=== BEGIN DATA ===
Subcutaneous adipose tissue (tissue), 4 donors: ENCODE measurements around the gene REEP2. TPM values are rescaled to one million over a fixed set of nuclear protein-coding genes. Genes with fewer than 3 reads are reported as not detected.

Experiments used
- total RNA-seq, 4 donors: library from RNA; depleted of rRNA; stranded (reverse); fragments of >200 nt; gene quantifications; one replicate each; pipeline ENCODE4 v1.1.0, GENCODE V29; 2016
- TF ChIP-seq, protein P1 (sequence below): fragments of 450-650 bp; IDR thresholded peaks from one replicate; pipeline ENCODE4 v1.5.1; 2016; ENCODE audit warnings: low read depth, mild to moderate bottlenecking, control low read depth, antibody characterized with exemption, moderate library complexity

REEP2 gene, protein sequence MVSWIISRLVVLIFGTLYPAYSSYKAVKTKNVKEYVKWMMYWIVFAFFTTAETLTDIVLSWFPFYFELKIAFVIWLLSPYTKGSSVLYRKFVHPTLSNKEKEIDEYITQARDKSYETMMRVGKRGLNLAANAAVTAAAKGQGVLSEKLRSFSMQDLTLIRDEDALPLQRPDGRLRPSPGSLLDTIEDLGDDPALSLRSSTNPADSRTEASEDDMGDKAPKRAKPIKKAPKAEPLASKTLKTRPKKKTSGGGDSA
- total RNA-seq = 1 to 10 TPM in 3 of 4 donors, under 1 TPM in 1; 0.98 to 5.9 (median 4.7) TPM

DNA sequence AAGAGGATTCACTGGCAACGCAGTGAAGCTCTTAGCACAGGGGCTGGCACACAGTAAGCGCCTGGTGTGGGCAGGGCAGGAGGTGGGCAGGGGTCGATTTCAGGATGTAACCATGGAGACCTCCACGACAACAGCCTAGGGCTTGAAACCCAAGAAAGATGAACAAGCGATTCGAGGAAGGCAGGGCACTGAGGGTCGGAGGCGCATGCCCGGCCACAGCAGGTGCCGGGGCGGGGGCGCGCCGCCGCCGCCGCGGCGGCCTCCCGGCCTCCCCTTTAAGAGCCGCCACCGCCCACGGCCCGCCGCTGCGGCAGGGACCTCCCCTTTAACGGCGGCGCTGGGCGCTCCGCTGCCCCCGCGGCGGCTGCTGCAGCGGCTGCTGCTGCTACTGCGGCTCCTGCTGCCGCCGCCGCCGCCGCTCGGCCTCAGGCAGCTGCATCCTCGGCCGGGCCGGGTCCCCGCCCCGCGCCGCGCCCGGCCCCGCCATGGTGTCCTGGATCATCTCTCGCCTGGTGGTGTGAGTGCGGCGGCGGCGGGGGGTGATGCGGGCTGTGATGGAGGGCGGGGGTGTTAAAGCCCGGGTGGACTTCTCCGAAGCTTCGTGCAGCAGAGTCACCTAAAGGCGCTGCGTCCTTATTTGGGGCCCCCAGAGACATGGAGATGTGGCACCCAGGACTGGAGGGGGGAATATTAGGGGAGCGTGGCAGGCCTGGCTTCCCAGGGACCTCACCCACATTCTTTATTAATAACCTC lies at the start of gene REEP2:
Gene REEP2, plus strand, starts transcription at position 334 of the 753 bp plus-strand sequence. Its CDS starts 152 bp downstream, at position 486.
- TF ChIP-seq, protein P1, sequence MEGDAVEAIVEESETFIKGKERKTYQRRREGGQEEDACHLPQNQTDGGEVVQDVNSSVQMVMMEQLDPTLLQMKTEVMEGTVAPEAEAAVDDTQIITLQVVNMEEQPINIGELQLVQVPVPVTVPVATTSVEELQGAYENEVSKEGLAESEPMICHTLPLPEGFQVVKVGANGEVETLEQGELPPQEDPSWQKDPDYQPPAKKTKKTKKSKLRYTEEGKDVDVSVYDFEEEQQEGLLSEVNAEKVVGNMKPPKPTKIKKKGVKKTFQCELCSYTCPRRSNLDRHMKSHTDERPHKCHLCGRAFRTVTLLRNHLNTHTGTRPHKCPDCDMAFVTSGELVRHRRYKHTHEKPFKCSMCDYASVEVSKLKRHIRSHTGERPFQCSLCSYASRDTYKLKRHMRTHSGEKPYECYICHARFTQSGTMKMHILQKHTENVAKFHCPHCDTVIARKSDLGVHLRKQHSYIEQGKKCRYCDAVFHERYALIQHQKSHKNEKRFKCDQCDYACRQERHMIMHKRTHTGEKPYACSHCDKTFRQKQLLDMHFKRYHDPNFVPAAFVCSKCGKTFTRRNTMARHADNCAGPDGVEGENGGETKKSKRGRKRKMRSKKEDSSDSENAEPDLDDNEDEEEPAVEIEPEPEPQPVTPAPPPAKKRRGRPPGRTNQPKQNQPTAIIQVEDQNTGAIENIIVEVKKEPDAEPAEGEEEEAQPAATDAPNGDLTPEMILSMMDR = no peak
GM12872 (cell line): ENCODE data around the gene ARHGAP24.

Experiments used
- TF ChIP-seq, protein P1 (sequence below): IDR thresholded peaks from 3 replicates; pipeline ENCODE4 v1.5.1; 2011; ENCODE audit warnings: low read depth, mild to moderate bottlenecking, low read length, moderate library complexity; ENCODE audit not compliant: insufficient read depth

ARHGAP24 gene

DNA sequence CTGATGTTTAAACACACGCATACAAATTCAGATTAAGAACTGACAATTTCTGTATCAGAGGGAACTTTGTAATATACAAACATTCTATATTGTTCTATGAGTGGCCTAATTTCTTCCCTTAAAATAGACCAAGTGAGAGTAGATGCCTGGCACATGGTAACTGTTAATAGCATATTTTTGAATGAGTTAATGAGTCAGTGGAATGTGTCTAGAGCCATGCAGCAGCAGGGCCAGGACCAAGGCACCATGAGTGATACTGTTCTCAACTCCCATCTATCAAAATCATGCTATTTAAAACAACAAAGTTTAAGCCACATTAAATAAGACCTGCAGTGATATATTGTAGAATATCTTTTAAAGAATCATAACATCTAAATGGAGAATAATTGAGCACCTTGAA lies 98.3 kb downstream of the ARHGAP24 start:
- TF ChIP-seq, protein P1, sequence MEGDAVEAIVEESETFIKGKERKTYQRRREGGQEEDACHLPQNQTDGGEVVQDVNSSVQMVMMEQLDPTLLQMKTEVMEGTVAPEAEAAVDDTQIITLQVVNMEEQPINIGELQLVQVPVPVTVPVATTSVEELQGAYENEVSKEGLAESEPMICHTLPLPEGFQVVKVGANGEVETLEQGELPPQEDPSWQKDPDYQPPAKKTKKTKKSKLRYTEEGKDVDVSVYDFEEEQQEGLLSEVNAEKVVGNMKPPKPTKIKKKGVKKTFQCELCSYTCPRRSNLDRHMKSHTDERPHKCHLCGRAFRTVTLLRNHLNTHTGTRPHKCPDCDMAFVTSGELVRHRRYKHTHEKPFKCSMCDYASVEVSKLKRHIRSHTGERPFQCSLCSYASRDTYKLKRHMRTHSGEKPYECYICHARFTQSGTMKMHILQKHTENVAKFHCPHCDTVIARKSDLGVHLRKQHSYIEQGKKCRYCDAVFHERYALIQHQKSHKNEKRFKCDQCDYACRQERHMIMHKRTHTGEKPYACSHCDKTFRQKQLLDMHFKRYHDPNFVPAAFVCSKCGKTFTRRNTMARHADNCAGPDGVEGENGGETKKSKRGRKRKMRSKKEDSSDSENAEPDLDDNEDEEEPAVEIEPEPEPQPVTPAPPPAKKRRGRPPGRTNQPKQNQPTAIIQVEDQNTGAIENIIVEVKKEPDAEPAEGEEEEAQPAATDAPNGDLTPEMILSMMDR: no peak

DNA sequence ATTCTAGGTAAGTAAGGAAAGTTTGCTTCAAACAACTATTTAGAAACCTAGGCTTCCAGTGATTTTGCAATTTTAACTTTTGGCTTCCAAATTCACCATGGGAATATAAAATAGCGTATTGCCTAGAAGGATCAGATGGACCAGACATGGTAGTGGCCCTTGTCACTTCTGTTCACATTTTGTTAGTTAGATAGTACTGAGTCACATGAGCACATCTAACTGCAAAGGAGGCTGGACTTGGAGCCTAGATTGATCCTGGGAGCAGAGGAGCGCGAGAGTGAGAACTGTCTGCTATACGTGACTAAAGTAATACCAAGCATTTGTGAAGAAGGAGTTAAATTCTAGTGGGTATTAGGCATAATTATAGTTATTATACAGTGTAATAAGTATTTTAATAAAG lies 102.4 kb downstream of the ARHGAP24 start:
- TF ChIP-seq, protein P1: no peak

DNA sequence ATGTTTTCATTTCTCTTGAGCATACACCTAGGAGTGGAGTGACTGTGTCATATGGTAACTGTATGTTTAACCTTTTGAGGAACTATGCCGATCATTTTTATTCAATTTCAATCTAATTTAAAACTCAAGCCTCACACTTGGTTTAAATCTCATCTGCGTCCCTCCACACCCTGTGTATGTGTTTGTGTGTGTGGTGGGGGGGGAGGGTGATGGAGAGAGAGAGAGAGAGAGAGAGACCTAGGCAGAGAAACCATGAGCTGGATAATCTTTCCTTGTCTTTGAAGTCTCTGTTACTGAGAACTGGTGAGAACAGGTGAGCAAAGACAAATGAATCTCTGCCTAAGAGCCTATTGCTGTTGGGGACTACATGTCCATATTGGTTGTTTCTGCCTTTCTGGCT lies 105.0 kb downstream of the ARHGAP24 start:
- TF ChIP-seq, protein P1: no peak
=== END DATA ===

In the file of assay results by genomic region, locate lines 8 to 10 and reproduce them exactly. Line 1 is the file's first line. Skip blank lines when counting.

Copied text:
Gene REEP2, plus strand, starts transcription at position 334 of the 753 bp plus-strand sequence. Its CDS starts 152 bp downstream, at position 486.
- TF ChIP-seq, protein P1, sequence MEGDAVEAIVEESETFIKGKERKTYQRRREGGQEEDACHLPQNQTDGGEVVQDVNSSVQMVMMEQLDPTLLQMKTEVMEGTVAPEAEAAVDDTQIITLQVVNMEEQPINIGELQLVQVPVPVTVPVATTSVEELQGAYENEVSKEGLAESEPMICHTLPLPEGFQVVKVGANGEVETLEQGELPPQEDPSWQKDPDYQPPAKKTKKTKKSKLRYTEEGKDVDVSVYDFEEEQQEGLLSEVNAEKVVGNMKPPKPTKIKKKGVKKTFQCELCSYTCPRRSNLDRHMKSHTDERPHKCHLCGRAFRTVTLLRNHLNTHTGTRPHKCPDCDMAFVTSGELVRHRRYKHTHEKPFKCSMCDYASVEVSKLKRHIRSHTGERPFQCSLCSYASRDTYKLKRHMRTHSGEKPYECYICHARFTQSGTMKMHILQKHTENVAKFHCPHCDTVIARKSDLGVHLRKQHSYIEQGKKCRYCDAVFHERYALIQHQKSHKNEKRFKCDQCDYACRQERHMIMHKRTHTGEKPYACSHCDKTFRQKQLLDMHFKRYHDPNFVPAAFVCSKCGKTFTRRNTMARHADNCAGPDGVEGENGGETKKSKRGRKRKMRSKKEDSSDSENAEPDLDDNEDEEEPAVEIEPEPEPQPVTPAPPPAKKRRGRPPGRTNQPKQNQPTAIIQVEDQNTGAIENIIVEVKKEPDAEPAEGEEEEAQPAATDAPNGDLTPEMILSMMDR = no peak
GM12872 (cell line): ENCODE data around the gene ARHGAP24.